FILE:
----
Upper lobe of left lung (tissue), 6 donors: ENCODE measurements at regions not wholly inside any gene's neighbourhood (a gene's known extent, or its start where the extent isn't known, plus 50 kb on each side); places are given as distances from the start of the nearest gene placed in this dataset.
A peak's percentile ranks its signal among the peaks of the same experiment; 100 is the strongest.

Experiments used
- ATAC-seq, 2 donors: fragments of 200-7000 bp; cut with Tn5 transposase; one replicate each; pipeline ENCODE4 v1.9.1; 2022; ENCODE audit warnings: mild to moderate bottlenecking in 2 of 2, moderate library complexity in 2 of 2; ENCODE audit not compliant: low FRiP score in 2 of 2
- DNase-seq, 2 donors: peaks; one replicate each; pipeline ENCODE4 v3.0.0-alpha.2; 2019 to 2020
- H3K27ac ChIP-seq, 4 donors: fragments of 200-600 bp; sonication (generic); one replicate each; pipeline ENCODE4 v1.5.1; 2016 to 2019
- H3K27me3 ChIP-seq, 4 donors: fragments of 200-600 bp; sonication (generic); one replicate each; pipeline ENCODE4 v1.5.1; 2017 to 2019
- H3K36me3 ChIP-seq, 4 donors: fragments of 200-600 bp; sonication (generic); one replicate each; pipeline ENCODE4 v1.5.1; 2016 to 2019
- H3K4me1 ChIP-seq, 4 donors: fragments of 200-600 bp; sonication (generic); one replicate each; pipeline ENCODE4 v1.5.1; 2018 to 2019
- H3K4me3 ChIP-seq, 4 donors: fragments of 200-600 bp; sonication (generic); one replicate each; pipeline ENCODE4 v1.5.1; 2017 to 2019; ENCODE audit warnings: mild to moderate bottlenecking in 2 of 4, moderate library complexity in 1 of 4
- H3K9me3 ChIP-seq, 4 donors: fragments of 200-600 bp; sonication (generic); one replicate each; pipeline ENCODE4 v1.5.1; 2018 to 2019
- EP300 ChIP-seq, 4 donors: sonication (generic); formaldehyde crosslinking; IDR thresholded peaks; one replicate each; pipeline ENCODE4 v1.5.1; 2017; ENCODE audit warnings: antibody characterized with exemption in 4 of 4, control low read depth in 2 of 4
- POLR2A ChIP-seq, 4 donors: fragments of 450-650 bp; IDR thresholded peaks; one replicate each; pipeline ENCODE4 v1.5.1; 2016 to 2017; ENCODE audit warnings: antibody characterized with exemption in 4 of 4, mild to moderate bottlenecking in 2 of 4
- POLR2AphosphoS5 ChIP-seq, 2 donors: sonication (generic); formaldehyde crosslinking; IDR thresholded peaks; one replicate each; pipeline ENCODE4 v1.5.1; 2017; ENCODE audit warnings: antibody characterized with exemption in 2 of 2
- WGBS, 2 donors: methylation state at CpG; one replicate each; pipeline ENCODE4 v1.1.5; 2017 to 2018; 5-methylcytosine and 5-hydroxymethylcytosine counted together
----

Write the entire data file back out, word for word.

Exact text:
Upper lobe of left lung (tissue), 6 donors: ENCODE measurements at regions not wholly inside any gene's neighbourhood (a gene's known extent, or its start where the extent isn't known, plus 50 kb on each side); places are given as distances from the start of the nearest gene placed in this dataset.
A peak's percentile ranks its signal among the peaks of the same experiment; 100 is the strongest.

Experiments used
- ATAC-seq, 2 donors: fragments of 200-7000 bp; cut with Tn5 transposase; one replicate each; pipeline ENCODE4 v1.9.1; 2022; ENCODE audit warnings: mild to moderate bottlenecking in 2 of 2, moderate library complexity in 2 of 2; ENCODE audit not compliant: low FRiP score in 2 of 2
- DNase-seq, 2 donors: peaks; one replicate each; pipeline ENCODE4 v3.0.0-alpha.2; 2019 to 2020
- H3K27ac ChIP-seq, 4 donors: fragments of 200-600 bp; sonication (generic); one replicate each; pipeline ENCODE4 v1.5.1; 2016 to 2019
- H3K27me3 ChIP-seq, 4 donors: fragments of 200-600 bp; sonication (generic); one replicate each; pipeline ENCODE4 v1.5.1; 2017 to 2019
- H3K36me3 ChIP-seq, 4 donors: fragments of 200-600 bp; sonication (generic); one replicate each; pipeline ENCODE4 v1.5.1; 2016 to 2019
- H3K4me1 ChIP-seq, 4 donors: fragments of 200-600 bp; sonication (generic); one replicate each; pipeline ENCODE4 v1.5.1; 2018 to 2019
- H3K4me3 ChIP-seq, 4 donors: fragments of 200-600 bp; sonication (generic); one replicate each; pipeline ENCODE4 v1.5.1; 2017 to 2019; ENCODE audit warnings: mild to moderate bottlenecking in 2 of 4, moderate library complexity in 1 of 4
- H3K9me3 ChIP-seq, 4 donors: fragments of 200-600 bp; sonication (generic); one replicate each; pipeline ENCODE4 v1.5.1; 2018 to 2019
- EP300 ChIP-seq, 4 donors: sonication (generic); formaldehyde crosslinking; IDR thresholded peaks; one replicate each; pipeline ENCODE4 v1.5.1; 2017; ENCODE audit warnings: antibody characterized with exemption in 4 of 4, control low read depth in 2 of 4
- POLR2A ChIP-seq, 4 donors: fragments of 450-650 bp; IDR thresholded peaks; one replicate each; pipeline ENCODE4 v1.5.1; 2016 to 2017; ENCODE audit warnings: antibody characterized with exemption in 4 of 4, mild to moderate bottlenecking in 2 of 4
- POLR2AphosphoS5 ChIP-seq, 2 donors: sonication (generic); formaldehyde crosslinking; IDR thresholded peaks; one replicate each; pipeline ENCODE4 v1.5.1; 2017; ENCODE audit warnings: antibody characterized with exemption in 2 of 2
- WGBS, 2 donors: methylation state at CpG; one replicate each; pipeline ENCODE4 v1.1.5; 2017 to 2018; 5-methylcytosine and 5-hydroxymethylcytosine counted together